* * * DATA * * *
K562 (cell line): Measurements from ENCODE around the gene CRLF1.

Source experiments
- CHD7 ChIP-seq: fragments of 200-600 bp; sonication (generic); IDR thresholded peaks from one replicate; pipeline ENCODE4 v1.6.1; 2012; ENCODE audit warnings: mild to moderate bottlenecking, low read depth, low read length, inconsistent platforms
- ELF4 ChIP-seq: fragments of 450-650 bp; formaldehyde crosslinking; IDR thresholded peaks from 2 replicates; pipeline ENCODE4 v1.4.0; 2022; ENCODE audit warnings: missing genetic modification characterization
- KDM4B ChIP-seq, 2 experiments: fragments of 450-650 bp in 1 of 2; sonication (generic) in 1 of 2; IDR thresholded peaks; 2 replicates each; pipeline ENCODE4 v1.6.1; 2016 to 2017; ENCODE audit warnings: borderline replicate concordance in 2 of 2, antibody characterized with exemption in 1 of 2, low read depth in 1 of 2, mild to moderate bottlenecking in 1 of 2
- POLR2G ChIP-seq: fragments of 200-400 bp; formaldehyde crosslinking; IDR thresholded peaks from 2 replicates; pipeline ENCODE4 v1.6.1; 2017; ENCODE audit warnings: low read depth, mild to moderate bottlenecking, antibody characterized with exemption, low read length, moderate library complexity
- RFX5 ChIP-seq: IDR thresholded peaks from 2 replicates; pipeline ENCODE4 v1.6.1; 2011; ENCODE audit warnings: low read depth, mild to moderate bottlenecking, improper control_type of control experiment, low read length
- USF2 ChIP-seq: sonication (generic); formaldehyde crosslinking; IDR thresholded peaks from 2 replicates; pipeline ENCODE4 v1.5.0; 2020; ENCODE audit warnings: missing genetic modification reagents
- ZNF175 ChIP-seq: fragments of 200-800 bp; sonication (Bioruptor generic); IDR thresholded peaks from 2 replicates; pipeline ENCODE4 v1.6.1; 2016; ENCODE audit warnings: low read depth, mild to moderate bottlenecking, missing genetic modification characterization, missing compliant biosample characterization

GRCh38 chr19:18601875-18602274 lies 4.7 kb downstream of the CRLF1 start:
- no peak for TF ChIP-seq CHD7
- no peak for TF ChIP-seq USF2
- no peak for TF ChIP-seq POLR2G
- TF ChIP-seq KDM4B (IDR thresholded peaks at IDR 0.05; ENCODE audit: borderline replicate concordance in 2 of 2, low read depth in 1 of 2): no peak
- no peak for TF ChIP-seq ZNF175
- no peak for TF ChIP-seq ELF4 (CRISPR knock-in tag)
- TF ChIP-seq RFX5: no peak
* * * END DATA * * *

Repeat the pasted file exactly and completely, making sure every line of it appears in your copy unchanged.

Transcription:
K562 (cell line): Measurements from ENCODE around the gene CRLF1.

Source experiments
- CHD7 ChIP-seq: fragments of 200-600 bp; sonication (generic); IDR thresholded peaks from one replicate; pipeline ENCODE4 v1.6.1; 2012; ENCODE audit warnings: mild to moderate bottlenecking, low read depth, low read length, inconsistent platforms
- ELF4 ChIP-seq: fragments of 450-650 bp; formaldehyde crosslinking; IDR thresholded peaks from 2 replicates; pipeline ENCODE4 v1.4.0; 2022; ENCODE audit warnings: missing genetic modification characterization
- KDM4B ChIP-seq, 2 experiments: fragments of 450-650 bp in 1 of 2; sonication (generic) in 1 of 2; IDR thresholded peaks; 2 replicates each; pipeline ENCODE4 v1.6.1; 2016 to 2017; ENCODE audit warnings: borderline replicate concordance in 2 of 2, antibody characterized with exemption in 1 of 2, low read depth in 1 of 2, mild to moderate bottlenecking in 1 of 2
- POLR2G ChIP-seq: fragments of 200-400 bp; formaldehyde crosslinking; IDR thresholded peaks from 2 replicates; pipeline ENCODE4 v1.6.1; 2017; ENCODE audit warnings: low read depth, mild to moderate bottlenecking, antibody characterized with exemption, low read length, moderate library complexity
- RFX5 ChIP-seq: IDR thresholded peaks from 2 replicates; pipeline ENCODE4 v1.6.1; 2011; ENCODE audit warnings: low read depth, mild to moderate bottlenecking, improper control_type of control experiment, low read length
- USF2 ChIP-seq: sonication (generic); formaldehyde crosslinking; IDR thresholded peaks from 2 replicates; pipeline ENCODE4 v1.5.0; 2020; ENCODE audit warnings: missing genetic modification reagents
- ZNF175 ChIP-seq: fragments of 200-800 bp; sonication (Bioruptor generic); IDR thresholded peaks from 2 replicates; pipeline ENCODE4 v1.6.1; 2016; ENCODE audit warnings: low read depth, mild to moderate bottlenecking, missing genetic modification characterization, missing compliant biosample characterization

GRCh38 chr19:18601875-18602274 lies 4.7 kb downstream of the CRLF1 start:
- no peak for TF ChIP-seq CHD7
- no peak for TF ChIP-seq USF2
- no peak for TF ChIP-seq POLR2G
- TF ChIP-seq KDM4B (IDR thresholded peaks at IDR 0.05; ENCODE audit: borderline replicate concordance in 2 of 2, low read depth in 1 of 2): no peak
- no peak for TF ChIP-seq ZNF175
- no peak for TF ChIP-seq ELF4 (CRISPR knock-in tag)
- TF ChIP-seq RFX5: no peak